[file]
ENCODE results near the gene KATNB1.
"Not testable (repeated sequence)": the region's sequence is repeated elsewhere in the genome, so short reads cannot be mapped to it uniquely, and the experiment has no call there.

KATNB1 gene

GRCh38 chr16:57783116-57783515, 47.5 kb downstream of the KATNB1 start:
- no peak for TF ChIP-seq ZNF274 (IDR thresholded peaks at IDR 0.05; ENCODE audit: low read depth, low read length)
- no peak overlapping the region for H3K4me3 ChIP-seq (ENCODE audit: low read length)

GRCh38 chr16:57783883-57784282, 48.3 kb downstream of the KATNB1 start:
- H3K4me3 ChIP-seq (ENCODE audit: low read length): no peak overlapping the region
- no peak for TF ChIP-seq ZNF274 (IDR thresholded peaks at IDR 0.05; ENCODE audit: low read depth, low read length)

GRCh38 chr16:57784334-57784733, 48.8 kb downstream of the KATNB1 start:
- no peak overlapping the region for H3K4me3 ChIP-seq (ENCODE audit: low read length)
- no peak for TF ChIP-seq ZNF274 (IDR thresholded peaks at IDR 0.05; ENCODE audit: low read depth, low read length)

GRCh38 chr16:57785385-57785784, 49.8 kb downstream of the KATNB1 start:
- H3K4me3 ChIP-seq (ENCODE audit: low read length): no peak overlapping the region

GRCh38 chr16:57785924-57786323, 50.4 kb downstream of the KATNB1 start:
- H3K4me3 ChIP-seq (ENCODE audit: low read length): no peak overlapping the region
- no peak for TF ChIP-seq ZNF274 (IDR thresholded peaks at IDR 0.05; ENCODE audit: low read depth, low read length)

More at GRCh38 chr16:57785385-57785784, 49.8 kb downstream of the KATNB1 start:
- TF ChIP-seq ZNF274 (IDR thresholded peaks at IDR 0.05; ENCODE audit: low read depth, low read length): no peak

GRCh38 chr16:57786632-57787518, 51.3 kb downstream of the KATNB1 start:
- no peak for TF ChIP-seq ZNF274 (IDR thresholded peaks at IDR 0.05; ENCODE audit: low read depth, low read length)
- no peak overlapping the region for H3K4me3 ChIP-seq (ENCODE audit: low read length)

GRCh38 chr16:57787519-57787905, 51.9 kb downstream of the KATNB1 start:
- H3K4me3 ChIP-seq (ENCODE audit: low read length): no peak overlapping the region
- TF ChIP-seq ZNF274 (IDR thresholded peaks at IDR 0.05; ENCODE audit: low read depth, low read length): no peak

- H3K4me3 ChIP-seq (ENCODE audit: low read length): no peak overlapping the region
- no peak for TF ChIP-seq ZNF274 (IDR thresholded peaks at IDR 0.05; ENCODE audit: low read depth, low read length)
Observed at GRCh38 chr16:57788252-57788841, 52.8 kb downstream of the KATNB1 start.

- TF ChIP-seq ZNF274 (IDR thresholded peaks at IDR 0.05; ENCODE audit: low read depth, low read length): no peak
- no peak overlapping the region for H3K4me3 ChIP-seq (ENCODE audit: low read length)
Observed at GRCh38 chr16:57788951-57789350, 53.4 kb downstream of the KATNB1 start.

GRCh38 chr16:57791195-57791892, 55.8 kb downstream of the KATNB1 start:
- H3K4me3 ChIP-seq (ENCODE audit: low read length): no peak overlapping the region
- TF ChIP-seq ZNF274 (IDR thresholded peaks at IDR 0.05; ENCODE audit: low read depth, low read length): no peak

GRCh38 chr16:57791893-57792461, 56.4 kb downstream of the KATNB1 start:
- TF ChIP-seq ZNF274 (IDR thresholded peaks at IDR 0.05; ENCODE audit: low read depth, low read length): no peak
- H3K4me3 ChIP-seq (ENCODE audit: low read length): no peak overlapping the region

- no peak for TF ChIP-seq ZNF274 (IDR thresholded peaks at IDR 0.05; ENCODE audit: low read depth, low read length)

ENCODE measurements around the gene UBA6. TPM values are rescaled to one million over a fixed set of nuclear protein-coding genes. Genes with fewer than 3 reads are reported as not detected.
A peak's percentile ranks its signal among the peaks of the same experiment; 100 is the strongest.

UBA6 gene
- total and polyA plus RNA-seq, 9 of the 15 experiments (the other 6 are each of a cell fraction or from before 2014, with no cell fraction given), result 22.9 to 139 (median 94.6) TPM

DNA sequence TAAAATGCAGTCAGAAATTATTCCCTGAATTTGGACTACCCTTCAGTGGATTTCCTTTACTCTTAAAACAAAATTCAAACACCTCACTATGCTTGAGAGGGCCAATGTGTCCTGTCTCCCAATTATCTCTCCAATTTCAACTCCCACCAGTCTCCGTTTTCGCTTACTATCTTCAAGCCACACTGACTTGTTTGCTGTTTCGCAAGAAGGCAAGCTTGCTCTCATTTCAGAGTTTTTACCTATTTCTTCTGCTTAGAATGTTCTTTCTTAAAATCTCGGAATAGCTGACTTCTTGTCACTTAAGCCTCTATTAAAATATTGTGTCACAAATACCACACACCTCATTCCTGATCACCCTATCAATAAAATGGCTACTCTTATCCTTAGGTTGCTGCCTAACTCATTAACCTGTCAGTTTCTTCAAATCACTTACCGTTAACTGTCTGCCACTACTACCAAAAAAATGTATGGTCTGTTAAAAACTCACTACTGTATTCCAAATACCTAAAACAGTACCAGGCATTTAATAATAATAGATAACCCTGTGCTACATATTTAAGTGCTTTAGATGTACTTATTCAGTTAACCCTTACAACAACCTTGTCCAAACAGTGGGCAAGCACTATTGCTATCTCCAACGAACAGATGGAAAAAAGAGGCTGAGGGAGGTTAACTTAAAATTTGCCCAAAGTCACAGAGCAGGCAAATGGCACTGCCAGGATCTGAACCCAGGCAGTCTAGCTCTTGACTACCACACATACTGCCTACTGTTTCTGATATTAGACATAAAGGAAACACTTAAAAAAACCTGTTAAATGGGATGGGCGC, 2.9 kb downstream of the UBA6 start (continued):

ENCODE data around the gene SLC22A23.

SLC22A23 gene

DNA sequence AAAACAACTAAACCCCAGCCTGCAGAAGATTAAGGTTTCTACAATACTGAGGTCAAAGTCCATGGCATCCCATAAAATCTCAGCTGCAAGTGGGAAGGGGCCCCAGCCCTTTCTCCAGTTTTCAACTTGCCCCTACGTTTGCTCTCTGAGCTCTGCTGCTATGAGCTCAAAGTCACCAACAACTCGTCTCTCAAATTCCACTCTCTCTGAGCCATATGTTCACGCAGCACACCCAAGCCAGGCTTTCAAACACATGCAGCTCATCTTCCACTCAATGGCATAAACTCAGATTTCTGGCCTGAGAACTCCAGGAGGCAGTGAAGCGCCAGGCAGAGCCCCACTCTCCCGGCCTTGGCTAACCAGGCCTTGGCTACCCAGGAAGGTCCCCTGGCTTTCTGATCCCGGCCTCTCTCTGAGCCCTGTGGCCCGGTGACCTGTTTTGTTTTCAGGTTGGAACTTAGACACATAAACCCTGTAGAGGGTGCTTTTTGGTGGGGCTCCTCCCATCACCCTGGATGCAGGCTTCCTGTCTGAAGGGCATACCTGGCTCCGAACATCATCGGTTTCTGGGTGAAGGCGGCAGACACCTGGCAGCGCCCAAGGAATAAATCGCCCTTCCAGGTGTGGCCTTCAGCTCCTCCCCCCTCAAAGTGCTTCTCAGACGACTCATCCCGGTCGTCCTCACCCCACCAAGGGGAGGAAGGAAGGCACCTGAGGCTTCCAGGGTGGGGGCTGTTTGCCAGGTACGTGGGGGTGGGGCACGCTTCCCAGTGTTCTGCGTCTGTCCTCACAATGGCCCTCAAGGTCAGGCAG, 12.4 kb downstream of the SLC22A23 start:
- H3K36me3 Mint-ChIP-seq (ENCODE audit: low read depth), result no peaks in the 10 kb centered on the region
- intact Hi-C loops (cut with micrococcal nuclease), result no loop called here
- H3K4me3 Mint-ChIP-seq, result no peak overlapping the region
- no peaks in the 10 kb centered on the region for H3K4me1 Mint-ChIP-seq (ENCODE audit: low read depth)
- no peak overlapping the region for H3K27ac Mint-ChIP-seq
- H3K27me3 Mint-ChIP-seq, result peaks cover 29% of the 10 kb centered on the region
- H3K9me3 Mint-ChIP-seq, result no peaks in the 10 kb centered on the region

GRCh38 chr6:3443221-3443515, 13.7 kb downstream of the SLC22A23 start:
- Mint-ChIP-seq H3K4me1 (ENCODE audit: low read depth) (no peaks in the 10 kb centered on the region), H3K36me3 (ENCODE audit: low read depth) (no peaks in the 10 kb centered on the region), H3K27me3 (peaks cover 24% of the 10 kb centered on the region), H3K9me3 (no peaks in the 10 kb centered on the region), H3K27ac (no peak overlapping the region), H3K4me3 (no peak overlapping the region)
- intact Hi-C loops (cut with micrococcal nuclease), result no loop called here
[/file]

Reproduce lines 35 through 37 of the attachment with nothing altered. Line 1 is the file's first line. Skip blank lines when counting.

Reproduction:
GRCh38 chr16:57791893-57792461, 56.4 kb downstream of the KATNB1 start:
- TF ChIP-seq ZNF274 (IDR thresholded peaks at IDR 0.05; ENCODE audit: low read depth, low read length): no peak
- H3K4me3 ChIP-seq (ENCODE audit: low read length): no peak overlapping the region